If I can be this kind of person, then I can have access to the same results as they do.
The Be Do Have model really unpacks how this works in the real world. It is one of my favourite coaching tools and I'd love to know who invented it. Both Stephen Covey and Anthony Robbins use it in their writing, yet I believe it predates both of them.
Be Do Have
There are three common approaches to trying to get ahead in life as understood by the simple but powerful “be do have” model.
Let’s call them:
• The Victim,
• The Worker
• The Winner
The victim arranges their life in the order HAVE DO BE
They say, “When I HAVE enough time, money and support, then I’ll DO the things I’ve always wanted to, and then I’ll BE happy and successful. The problem is I don’t HAVE yet. If I had what that person had, I’d certainly be as successful as them, but I don’t so I’m not.“ The victim is always waiting for externals to change before they can move ahead in life.
The worker is all about DO HAVE BE
They say, “The more I DO, the more I’ll HAVE. The more I’ll HAVE, the happier I’ll BE. The problem is, the more I do, the more there is still to do and the more I have to more there is still to have. I am defined by what I do so I become driven, busy and tired. The more I have, the more there is to lose so the harder I work.” We all know that the link between having more things and being happier is a myth, so being happy never arrives.
The winner orients their life quite differently: BE DO HAVE
They say, “It is not what do I need to HAVE before I can start, or what work do I need to DO… but who do I need to BE? What kind of person would have access to the kind of outcomes I want? Then being that kind of person, what would I be doing? And then the having takes care of itself.”
Be Do Have is definitely the rarest of the three lifestyles and the most abstract, yet it is the only one that works.
Once you are clear about exactly who you need to be to give you access to the outcomes you really desire one of the most effective ways of stepping in to that ‘Be-ing’ is in the way you talk to yourself.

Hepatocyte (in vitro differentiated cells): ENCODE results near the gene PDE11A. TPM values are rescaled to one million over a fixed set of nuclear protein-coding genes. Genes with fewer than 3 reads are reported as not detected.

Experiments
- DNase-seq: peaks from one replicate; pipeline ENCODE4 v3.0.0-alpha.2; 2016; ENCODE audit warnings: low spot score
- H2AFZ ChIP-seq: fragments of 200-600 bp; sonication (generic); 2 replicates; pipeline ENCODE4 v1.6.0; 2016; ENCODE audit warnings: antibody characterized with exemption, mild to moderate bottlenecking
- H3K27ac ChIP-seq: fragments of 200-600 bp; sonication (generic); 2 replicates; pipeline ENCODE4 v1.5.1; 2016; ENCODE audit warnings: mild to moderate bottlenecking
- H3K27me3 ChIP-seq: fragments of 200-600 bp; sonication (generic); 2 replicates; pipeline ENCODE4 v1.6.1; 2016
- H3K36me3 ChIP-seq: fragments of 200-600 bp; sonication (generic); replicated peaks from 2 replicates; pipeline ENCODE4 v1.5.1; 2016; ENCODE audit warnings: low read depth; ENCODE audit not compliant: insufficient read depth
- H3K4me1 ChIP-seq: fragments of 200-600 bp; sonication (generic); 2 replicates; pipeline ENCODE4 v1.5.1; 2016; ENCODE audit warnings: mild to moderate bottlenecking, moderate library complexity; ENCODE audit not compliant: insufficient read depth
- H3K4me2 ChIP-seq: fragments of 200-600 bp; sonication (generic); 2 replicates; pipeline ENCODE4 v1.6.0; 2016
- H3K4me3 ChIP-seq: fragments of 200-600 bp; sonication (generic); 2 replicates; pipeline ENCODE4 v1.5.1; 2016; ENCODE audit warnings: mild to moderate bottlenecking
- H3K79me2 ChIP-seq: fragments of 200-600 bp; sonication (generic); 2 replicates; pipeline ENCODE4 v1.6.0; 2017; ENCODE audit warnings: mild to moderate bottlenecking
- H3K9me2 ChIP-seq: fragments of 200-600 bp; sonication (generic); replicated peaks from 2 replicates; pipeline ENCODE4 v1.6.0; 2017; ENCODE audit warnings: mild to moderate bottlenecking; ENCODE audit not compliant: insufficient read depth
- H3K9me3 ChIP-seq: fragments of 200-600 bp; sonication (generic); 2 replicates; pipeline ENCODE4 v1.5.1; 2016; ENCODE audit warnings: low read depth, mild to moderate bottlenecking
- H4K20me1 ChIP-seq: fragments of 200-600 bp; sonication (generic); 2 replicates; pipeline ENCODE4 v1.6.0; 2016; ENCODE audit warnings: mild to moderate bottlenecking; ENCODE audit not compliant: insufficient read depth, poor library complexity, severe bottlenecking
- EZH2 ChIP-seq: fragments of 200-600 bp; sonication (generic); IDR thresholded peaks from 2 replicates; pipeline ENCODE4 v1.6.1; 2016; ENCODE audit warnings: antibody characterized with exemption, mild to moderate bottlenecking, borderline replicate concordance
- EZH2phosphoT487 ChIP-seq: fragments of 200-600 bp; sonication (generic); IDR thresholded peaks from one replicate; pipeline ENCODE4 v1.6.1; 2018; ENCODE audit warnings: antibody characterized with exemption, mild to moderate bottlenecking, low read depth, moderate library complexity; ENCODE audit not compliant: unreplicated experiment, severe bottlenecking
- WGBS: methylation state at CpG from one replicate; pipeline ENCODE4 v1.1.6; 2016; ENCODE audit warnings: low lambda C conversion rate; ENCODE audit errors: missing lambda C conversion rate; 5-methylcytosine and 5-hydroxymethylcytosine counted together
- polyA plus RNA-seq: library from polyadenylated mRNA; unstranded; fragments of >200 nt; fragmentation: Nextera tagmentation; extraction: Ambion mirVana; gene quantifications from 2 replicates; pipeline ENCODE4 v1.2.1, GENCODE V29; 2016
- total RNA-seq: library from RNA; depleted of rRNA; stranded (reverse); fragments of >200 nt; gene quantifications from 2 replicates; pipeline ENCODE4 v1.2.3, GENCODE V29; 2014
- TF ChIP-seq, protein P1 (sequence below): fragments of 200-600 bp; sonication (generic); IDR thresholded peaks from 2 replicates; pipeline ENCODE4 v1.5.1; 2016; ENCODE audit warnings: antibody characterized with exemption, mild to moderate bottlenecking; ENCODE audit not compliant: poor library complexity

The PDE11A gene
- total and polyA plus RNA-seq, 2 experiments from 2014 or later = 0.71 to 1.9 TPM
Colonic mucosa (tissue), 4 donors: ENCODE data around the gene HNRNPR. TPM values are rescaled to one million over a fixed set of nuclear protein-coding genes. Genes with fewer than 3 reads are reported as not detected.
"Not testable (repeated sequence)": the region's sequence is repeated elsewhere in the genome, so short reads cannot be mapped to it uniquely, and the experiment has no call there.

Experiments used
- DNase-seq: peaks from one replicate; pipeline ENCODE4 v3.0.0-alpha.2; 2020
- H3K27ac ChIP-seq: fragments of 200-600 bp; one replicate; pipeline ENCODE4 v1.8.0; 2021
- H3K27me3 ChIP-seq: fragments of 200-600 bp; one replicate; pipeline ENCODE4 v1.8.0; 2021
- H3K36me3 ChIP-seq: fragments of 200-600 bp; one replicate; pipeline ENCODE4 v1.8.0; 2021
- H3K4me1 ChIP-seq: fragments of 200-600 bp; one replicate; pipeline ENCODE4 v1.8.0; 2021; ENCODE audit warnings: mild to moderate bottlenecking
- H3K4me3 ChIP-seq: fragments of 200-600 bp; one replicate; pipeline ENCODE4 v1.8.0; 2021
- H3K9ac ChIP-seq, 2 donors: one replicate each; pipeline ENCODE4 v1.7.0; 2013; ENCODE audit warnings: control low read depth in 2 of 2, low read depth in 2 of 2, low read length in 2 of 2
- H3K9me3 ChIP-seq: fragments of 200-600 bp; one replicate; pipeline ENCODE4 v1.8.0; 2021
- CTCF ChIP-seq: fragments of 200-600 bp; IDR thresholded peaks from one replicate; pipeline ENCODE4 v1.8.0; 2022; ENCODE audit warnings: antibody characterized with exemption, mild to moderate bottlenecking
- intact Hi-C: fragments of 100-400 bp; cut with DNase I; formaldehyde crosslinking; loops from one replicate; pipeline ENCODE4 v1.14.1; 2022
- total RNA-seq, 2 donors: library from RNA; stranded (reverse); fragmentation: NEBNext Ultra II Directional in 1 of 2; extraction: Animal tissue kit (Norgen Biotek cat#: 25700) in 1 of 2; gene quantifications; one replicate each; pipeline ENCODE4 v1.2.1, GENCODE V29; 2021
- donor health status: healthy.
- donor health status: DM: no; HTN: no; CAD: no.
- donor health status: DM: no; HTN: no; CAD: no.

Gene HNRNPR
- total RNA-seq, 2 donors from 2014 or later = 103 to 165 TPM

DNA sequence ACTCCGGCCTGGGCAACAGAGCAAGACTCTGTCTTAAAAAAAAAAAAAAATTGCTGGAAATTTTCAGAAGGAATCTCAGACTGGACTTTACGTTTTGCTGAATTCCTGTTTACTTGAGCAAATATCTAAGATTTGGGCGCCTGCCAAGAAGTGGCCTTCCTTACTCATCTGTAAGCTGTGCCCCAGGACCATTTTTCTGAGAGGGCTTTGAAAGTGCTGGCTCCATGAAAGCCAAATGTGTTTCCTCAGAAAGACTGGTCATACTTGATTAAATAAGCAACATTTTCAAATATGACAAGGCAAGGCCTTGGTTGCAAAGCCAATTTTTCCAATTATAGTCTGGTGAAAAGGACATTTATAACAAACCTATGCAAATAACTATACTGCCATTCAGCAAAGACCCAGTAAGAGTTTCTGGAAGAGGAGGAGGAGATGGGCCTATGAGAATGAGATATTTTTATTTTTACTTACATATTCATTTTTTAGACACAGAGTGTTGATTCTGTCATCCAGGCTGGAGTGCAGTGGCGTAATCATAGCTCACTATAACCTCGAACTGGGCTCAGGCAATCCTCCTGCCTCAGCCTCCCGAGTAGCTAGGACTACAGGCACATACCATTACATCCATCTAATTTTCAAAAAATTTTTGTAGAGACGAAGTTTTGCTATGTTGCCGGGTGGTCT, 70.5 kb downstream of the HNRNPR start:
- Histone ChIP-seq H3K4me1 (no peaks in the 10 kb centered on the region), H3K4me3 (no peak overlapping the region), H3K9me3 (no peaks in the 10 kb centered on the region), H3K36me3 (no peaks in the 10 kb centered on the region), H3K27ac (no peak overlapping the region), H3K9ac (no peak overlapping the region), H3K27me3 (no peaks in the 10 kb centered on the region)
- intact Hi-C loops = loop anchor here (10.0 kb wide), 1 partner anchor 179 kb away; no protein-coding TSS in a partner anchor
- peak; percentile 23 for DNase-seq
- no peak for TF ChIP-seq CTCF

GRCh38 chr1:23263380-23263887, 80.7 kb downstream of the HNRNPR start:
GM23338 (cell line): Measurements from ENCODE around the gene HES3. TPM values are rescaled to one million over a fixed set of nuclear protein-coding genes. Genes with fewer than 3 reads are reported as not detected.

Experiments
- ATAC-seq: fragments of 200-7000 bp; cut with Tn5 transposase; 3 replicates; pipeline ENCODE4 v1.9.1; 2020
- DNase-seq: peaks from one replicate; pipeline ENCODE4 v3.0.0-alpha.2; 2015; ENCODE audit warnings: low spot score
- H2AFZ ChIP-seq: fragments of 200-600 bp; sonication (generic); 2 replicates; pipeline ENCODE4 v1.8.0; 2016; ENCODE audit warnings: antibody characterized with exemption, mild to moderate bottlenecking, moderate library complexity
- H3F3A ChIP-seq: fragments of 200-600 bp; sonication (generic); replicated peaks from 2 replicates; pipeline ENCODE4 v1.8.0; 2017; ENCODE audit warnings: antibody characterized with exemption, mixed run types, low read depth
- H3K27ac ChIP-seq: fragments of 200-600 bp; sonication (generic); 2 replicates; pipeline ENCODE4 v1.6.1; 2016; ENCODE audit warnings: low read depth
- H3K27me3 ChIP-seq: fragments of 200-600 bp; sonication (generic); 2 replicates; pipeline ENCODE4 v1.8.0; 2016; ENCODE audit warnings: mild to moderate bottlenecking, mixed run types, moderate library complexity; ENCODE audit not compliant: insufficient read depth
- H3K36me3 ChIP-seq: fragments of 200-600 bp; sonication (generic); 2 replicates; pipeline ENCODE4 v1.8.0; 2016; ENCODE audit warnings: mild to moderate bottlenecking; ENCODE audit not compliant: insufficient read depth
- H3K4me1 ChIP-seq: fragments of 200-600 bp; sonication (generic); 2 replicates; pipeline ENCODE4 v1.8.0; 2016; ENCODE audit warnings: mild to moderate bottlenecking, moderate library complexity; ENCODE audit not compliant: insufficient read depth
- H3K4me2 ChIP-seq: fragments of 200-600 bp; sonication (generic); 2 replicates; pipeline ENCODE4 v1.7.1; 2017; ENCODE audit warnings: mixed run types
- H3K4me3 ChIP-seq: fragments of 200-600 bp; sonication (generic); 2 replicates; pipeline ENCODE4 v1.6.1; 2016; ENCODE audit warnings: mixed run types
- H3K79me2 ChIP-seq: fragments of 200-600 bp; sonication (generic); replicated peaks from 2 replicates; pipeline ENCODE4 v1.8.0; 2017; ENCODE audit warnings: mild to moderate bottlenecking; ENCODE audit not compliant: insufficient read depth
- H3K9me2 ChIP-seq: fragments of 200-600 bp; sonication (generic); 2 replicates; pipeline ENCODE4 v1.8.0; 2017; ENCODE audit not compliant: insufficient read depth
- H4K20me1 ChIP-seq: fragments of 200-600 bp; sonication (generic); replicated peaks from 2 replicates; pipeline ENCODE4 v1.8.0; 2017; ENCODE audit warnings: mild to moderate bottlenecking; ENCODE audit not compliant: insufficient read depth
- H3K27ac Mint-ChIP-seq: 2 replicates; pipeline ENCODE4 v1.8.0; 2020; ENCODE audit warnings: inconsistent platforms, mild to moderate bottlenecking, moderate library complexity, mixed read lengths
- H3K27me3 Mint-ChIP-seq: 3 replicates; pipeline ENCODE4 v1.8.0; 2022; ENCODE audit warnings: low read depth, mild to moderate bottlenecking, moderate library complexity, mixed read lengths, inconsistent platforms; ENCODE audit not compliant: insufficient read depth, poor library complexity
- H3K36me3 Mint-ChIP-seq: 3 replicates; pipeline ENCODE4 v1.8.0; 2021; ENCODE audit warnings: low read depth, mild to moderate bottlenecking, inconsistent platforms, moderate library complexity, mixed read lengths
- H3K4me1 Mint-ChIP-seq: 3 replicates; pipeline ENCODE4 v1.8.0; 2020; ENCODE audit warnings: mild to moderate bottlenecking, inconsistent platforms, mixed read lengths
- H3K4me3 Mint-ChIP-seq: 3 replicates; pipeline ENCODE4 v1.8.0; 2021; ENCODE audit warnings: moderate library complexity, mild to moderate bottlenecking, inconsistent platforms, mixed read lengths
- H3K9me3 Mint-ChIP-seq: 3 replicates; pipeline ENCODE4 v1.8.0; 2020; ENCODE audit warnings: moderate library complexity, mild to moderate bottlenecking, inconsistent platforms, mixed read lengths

Everyone talks to themselves, but few really pay attention to what they are saying. Successful people are very careful about what they say to themselves. You may have heard of people using positive affirmations as a strategy for living well. This strategy works, not just because the affirmations are positive, but because they help to reprogram our thinking. They help us be who we need to be to get the outcomes we desire.
Shad Helmstetter in his book “What to Say When You Are Talking to Yourself,” says that the relationship between the conscious mind and the subconscious is like that of the captain of the ship and the engine room worker. The captain gives the orders (the words that he speaks) and worker simply follows the instructions. The potential problem with this is that often our self-talk (the captain’s orders) is quite negative and disempowering. For example, you might say to yourself: “I’m just not a very creative person…” or, “I don’t make friends easily…” or, “I really suck at sports.” Your subconscious hears these words as instructions and sets to work, saying, “OK great, I need to go work out how to not be a creative person…” or, “I must find a way to be terrible at making friends…” or, “It’s time to be uncoordinated...” Then surprise, surprise, these are the exact results you experience, which serves to prove to you that your negative self-talk is right!
The key with self-programming is to be clear about what you really want (go back to the outcome piece) and then start talking to yourself like you are that person already. This is not simply an exercise in positive affirmations, but clear programing for the results you’re looking for. It’s your conscious mind giving your subconscious clear instructions to carry out.
1.What do you want?
2.Why do you want it?
3.Who do you need to be to get it?
These three questions are not easy, but they are also not complicated. If success is important to you, then use these three as your constant companions.
 Shad Helmstetter, “What to say when you are talking to yourself”, Thorsons, London, 1991 p 18